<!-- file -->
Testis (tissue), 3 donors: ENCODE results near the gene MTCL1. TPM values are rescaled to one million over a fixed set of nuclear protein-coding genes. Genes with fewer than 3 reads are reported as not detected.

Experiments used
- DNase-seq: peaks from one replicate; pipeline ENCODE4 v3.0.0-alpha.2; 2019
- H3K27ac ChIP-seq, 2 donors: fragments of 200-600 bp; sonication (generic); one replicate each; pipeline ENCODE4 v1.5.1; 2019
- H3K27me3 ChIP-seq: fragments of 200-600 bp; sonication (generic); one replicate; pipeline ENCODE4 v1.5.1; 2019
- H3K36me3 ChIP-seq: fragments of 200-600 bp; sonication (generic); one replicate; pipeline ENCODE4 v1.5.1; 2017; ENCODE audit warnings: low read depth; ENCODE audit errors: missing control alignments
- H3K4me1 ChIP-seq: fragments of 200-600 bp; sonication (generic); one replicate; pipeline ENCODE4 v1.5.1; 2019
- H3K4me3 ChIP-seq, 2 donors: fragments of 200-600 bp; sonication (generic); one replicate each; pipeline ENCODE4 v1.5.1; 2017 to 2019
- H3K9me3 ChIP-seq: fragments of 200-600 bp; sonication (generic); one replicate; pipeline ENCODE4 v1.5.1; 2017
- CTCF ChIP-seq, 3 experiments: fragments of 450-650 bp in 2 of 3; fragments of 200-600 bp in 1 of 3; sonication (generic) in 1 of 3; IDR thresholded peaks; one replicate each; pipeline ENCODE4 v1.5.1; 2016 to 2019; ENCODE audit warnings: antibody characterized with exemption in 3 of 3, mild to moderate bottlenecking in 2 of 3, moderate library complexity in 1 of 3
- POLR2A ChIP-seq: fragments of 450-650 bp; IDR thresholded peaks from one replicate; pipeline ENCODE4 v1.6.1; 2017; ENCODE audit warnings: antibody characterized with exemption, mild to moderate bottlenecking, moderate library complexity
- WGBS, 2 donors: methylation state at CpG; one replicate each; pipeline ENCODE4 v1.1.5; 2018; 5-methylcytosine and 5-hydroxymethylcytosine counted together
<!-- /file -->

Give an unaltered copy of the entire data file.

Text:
Testis (tissue), 3 donors: ENCODE results near the gene MTCL1. TPM values are rescaled to one million over a fixed set of nuclear protein-coding genes. Genes with fewer than 3 reads are reported as not detected.

Experiments used
- DNase-seq: peaks from one replicate; pipeline ENCODE4 v3.0.0-alpha.2; 2019
- H3K27ac ChIP-seq, 2 donors: fragments of 200-600 bp; sonication (generic); one replicate each; pipeline ENCODE4 v1.5.1; 2019
- H3K27me3 ChIP-seq: fragments of 200-600 bp; sonication (generic); one replicate; pipeline ENCODE4 v1.5.1; 2019
- H3K36me3 ChIP-seq: fragments of 200-600 bp; sonication (generic); one replicate; pipeline ENCODE4 v1.5.1; 2017; ENCODE audit warnings: low read depth; ENCODE audit errors: missing control alignments
- H3K4me1 ChIP-seq: fragments of 200-600 bp; sonication (generic); one replicate; pipeline ENCODE4 v1.5.1; 2019
- H3K4me3 ChIP-seq, 2 donors: fragments of 200-600 bp; sonication (generic); one replicate each; pipeline ENCODE4 v1.5.1; 2017 to 2019
- H3K9me3 ChIP-seq: fragments of 200-600 bp; sonication (generic); one replicate; pipeline ENCODE4 v1.5.1; 2017
- CTCF ChIP-seq, 3 experiments: fragments of 450-650 bp in 2 of 3; fragments of 200-600 bp in 1 of 3; sonication (generic) in 1 of 3; IDR thresholded peaks; one replicate each; pipeline ENCODE4 v1.5.1; 2016 to 2019; ENCODE audit warnings: antibody characterized with exemption in 3 of 3, mild to moderate bottlenecking in 2 of 3, moderate library complexity in 1 of 3
- POLR2A ChIP-seq: fragments of 450-650 bp; IDR thresholded peaks from one replicate; pipeline ENCODE4 v1.6.1; 2017; ENCODE audit warnings: antibody characterized with exemption, mild to moderate bottlenecking, moderate library complexity
- WGBS, 2 donors: methylation state at CpG; one replicate each; pipeline ENCODE4 v1.1.5; 2018; 5-methylcytosine and 5-hydroxymethylcytosine counted together